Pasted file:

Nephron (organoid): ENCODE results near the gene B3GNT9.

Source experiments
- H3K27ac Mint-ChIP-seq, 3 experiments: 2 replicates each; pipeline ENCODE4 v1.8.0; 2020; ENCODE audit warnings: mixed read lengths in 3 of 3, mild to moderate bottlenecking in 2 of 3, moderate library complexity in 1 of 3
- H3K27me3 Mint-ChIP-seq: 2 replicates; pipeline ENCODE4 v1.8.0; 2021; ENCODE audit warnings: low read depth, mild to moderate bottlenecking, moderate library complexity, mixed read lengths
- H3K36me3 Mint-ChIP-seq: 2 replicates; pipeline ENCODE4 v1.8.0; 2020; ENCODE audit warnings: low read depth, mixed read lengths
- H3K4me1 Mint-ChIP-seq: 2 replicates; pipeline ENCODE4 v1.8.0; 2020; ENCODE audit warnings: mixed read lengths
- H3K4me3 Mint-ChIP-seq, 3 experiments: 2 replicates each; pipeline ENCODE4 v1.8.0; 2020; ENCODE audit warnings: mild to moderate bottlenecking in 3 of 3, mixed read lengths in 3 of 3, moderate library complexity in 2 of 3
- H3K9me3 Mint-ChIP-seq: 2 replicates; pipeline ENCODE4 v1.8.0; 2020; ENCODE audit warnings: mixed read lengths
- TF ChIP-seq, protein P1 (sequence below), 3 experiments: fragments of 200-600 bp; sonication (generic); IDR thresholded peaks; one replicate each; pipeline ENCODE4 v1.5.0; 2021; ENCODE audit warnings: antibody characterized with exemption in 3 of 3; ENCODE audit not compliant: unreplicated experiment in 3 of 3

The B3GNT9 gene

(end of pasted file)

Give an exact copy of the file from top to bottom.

Nephron (organoid): ENCODE results near the gene B3GNT9.

Source experiments
- H3K27ac Mint-ChIP-seq, 3 experiments: 2 replicates each; pipeline ENCODE4 v1.8.0; 2020; ENCODE audit warnings: mixed read lengths in 3 of 3, mild to moderate bottlenecking in 2 of 3, moderate library complexity in 1 of 3
- H3K27me3 Mint-ChIP-seq: 2 replicates; pipeline ENCODE4 v1.8.0; 2021; ENCODE audit warnings: low read depth, mild to moderate bottlenecking, moderate library complexity, mixed read lengths
- H3K36me3 Mint-ChIP-seq: 2 replicates; pipeline ENCODE4 v1.8.0; 2020; ENCODE audit warnings: low read depth, mixed read lengths
- H3K4me1 Mint-ChIP-seq: 2 replicates; pipeline ENCODE4 v1.8.0; 2020; ENCODE audit warnings: mixed read lengths
- H3K4me3 Mint-ChIP-seq, 3 experiments: 2 replicates each; pipeline ENCODE4 v1.8.0; 2020; ENCODE audit warnings: mild to moderate bottlenecking in 3 of 3, mixed read lengths in 3 of 3, moderate library complexity in 2 of 3
- H3K9me3 Mint-ChIP-seq: 2 replicates; pipeline ENCODE4 v1.8.0; 2020; ENCODE audit warnings: mixed read lengths
- TF ChIP-seq, protein P1 (sequence below), 3 experiments: fragments of 200-600 bp; sonication (generic); IDR thresholded peaks; one replicate each; pipeline ENCODE4 v1.5.0; 2021; ENCODE audit warnings: antibody characterized with exemption in 3 of 3; ENCODE audit not compliant: unreplicated experiment in 3 of 3

The B3GNT9 gene